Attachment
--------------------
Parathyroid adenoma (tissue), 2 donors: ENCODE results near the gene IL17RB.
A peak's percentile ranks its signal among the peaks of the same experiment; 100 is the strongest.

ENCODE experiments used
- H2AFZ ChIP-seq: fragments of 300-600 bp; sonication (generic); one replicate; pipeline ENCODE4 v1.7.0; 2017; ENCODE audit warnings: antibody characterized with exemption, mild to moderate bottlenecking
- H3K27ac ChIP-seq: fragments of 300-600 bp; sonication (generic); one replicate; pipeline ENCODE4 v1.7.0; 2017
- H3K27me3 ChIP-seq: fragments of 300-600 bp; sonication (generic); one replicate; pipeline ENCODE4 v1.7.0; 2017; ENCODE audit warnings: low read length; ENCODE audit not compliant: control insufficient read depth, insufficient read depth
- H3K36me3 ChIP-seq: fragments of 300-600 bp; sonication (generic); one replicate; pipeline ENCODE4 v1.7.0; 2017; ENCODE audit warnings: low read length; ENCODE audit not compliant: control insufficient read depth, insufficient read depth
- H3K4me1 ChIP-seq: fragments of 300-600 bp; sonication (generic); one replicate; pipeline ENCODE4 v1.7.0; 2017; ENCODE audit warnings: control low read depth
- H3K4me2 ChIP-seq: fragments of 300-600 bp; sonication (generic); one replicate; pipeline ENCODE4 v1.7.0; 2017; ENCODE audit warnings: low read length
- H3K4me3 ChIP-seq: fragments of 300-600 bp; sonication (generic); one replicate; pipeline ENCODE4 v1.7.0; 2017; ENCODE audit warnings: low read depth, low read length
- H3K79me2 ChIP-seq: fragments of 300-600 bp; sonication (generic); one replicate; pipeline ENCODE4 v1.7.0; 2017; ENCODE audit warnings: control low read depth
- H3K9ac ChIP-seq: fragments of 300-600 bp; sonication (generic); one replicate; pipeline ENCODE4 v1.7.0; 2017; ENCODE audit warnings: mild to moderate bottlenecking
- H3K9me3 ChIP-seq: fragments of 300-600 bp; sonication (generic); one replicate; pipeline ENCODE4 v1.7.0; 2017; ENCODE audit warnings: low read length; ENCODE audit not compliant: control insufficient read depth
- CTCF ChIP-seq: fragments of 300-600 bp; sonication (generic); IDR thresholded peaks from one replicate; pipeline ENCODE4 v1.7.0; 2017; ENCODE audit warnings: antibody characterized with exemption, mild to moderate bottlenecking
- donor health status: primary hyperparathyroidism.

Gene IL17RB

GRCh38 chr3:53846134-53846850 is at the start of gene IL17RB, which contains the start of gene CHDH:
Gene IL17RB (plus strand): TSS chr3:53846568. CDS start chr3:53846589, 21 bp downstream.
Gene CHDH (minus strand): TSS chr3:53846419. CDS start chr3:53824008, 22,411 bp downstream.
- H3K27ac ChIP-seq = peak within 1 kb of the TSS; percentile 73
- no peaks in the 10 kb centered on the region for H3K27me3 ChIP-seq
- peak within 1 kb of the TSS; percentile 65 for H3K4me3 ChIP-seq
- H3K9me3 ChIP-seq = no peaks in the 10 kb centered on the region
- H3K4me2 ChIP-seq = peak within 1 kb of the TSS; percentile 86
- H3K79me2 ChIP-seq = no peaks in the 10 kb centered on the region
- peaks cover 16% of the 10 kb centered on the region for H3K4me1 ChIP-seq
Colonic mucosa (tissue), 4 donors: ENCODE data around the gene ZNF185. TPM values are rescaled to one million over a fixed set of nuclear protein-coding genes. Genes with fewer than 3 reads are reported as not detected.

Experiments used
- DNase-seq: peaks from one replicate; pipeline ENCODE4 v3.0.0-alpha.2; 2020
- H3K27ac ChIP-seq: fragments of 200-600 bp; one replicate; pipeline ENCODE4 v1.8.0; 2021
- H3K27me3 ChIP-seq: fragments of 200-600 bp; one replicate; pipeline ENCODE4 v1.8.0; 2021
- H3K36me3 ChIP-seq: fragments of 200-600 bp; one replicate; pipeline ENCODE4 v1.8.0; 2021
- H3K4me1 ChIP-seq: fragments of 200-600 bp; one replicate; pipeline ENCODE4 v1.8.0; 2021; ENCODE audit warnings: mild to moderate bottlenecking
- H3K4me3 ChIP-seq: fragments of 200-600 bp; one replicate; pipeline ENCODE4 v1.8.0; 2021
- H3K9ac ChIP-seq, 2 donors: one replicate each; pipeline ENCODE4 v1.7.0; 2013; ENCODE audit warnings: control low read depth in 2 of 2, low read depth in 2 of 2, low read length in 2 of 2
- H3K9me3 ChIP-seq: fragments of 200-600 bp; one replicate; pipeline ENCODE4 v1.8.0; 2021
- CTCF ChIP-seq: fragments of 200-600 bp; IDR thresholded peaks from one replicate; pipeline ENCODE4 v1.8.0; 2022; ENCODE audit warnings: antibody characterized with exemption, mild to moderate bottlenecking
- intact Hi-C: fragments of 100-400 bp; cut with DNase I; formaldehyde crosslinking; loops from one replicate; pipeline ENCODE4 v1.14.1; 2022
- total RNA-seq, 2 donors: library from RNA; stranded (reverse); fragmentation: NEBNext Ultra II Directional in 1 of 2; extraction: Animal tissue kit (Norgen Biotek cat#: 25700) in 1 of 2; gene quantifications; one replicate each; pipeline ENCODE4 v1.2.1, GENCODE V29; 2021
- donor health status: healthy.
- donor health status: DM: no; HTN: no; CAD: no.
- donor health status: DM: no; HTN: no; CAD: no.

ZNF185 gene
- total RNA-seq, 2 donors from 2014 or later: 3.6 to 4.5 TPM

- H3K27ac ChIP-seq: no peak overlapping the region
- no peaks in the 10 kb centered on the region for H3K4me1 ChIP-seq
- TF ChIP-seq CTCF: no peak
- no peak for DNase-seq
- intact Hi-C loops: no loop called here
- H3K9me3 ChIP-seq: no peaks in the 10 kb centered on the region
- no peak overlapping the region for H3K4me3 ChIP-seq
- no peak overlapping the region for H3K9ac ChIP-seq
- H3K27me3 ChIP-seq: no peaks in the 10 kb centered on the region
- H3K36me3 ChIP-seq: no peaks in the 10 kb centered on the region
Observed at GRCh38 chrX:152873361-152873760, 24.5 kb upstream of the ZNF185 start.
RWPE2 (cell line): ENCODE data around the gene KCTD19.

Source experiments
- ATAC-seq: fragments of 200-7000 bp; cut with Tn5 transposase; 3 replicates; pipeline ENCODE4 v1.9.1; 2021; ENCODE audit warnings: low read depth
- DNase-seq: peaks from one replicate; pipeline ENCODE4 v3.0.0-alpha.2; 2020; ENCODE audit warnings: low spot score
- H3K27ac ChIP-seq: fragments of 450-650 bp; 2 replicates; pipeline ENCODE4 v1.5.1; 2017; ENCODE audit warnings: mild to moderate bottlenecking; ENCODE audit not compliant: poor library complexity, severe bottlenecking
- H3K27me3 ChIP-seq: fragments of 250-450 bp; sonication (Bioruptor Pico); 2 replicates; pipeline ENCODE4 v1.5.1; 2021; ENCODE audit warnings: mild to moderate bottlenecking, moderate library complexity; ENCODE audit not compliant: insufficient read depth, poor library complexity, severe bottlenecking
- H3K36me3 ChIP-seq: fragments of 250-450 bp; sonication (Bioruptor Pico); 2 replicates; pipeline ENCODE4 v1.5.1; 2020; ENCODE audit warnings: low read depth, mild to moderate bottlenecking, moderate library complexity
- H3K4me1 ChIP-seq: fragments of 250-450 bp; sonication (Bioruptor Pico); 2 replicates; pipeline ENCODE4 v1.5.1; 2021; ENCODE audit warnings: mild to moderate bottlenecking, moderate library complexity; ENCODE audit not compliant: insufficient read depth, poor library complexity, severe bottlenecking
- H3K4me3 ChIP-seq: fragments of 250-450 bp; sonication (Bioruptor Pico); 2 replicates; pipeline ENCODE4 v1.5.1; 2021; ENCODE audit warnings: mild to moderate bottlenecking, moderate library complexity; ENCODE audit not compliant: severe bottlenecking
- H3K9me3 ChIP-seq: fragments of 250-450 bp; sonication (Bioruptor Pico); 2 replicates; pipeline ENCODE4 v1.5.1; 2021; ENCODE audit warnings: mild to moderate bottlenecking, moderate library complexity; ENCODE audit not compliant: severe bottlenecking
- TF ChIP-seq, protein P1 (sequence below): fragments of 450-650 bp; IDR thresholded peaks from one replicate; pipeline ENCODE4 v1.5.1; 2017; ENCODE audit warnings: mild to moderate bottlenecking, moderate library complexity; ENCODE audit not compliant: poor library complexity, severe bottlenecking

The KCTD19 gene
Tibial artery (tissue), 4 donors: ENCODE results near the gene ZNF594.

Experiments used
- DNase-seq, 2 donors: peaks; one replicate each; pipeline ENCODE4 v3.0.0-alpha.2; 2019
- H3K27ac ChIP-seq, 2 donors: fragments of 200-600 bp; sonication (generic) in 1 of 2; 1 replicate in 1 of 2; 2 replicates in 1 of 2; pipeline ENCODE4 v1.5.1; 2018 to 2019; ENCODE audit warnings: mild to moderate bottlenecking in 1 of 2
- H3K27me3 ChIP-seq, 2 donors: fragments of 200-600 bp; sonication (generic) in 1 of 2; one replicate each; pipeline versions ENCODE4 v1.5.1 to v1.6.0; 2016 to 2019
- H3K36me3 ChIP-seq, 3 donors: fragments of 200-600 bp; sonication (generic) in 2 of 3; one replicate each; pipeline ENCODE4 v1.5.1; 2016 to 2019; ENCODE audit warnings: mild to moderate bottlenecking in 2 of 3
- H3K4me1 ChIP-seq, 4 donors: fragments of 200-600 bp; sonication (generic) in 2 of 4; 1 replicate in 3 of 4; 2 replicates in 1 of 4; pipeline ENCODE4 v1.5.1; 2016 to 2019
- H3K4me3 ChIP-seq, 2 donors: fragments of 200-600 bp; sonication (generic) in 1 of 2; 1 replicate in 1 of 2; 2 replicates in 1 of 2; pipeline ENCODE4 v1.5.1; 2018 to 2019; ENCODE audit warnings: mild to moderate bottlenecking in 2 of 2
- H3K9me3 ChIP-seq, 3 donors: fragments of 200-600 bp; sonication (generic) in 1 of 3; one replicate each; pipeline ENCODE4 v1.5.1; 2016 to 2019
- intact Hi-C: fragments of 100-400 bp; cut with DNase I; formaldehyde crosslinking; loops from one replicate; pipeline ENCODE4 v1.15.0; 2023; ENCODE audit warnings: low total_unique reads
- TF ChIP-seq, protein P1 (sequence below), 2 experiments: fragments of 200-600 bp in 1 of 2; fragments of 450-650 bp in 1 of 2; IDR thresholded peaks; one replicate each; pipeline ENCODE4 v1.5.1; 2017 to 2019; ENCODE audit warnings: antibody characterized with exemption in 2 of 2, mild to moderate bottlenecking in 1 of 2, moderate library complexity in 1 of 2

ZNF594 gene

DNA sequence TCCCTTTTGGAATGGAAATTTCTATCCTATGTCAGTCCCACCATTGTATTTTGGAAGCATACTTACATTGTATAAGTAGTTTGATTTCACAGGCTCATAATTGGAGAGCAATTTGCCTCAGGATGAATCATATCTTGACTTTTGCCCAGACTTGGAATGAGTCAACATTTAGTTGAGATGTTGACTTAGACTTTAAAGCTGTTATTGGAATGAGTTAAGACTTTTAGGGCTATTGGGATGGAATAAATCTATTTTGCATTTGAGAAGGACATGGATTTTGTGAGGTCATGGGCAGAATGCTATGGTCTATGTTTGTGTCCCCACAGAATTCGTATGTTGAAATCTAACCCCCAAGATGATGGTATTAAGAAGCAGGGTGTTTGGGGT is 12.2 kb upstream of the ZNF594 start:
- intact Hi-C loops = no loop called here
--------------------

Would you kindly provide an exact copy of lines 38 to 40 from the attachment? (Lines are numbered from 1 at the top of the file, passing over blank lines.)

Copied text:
- intact Hi-C: fragments of 100-400 bp; cut with DNase I; formaldehyde crosslinking; loops from one replicate; pipeline ENCODE4 v1.14.1; 2022
- total RNA-seq, 2 donors: library from RNA; stranded (reverse); fragmentation: NEBNext Ultra II Directional in 1 of 2; extraction: Animal tissue kit (Norgen Biotek cat#: 25700) in 1 of 2; gene quantifications; one replicate each; pipeline ENCODE4 v1.2.1, GENCODE V29; 2021
- donor health status: healthy.